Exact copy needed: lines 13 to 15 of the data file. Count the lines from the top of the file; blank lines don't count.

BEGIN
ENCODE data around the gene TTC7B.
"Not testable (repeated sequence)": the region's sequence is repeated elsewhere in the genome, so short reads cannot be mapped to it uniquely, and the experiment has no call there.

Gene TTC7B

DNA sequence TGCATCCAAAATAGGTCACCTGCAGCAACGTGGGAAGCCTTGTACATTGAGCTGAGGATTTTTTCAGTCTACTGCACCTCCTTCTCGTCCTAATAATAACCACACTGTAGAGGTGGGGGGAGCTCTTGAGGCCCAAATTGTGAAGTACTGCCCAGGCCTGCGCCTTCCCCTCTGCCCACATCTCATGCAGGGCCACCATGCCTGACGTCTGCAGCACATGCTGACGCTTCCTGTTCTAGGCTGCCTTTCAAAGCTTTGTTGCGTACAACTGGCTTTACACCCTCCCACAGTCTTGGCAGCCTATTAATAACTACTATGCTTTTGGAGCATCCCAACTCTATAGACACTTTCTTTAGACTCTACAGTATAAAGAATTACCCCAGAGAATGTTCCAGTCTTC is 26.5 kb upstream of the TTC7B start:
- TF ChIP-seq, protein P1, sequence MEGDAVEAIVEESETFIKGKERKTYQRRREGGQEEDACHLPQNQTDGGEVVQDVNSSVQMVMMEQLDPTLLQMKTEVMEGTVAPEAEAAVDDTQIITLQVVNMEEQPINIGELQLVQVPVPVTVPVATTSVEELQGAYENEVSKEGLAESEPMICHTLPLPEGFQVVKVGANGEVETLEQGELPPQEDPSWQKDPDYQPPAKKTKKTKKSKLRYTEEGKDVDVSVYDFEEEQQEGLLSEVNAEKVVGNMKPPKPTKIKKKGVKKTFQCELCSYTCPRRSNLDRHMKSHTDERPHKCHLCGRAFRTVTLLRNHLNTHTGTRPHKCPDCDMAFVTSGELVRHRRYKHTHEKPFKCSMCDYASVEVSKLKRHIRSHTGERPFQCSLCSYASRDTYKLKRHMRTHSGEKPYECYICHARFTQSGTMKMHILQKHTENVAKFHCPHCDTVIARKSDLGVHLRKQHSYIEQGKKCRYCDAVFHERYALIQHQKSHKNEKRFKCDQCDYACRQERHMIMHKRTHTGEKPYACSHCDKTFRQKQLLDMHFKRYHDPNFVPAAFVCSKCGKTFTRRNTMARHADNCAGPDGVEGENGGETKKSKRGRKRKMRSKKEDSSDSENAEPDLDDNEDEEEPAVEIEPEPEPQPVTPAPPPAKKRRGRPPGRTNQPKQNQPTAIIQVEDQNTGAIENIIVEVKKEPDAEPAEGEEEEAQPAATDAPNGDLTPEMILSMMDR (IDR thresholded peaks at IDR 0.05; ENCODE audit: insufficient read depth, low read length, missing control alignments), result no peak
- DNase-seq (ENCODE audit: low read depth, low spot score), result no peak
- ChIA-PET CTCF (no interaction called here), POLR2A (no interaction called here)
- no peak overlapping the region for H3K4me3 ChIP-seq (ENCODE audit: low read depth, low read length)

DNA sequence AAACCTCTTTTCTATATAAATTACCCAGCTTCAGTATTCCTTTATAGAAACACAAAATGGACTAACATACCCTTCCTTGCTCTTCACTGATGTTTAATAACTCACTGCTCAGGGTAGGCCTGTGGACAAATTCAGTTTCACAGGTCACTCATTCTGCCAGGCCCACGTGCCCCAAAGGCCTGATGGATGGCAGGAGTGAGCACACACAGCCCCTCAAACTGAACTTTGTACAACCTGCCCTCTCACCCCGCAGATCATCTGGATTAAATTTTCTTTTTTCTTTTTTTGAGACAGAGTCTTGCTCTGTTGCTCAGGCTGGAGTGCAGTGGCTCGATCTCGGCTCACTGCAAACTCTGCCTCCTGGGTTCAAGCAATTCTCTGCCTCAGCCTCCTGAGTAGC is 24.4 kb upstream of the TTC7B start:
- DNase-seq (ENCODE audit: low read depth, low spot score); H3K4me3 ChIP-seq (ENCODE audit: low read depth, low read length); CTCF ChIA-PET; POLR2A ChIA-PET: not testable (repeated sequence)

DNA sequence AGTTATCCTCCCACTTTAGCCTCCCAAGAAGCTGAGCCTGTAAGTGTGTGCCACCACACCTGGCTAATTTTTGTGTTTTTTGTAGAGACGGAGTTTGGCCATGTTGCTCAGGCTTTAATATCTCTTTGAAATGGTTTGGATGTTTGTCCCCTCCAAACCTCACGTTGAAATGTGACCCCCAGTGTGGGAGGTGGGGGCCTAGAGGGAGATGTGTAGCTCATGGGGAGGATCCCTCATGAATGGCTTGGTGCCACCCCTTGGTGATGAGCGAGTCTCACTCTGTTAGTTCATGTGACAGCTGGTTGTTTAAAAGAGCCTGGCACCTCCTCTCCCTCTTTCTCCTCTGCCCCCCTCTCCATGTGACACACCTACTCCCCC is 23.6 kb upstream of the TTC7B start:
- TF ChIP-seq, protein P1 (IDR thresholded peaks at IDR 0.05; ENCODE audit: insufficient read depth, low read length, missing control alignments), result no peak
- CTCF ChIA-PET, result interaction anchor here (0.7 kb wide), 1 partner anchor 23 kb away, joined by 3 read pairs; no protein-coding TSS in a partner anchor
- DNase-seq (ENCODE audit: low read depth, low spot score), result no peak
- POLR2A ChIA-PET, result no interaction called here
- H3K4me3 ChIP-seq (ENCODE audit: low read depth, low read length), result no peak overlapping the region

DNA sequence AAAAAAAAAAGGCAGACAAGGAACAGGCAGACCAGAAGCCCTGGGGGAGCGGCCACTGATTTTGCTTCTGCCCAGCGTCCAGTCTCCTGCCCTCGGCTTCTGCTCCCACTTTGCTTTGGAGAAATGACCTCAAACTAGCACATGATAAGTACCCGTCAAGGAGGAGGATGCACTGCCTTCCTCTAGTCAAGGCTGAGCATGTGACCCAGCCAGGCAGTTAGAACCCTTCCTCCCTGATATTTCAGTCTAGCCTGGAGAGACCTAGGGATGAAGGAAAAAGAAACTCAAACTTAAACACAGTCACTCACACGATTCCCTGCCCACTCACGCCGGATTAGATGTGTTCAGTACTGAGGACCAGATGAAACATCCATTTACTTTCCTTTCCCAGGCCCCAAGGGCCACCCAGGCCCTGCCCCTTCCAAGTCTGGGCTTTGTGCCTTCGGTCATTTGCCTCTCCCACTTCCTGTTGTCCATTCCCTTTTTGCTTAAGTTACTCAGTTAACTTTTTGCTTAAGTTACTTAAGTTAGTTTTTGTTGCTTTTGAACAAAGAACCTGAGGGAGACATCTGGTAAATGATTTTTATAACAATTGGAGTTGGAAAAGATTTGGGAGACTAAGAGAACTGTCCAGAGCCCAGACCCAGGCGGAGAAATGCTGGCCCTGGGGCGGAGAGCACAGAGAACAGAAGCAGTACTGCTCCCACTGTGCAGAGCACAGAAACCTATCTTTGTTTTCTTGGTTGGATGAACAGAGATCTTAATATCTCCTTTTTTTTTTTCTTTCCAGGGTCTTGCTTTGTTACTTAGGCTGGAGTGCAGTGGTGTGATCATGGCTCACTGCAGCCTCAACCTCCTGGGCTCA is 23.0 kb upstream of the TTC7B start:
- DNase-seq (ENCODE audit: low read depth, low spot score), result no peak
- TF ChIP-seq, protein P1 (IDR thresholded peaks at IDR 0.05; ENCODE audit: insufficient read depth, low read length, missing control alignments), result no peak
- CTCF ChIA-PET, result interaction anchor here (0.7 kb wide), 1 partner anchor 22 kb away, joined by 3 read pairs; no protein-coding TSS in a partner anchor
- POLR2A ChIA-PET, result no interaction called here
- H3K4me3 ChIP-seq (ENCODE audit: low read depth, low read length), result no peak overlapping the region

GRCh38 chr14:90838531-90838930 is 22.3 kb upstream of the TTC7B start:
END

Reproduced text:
- CTCF ChIA-PET, result interaction anchor here (0.7 kb wide), 1 partner anchor 23 kb away, joined by 3 read pairs; no protein-coding TSS in a partner anchor
- DNase-seq (ENCODE audit: low read depth, low spot score), result no peak
- POLR2A ChIA-PET, result no interaction called here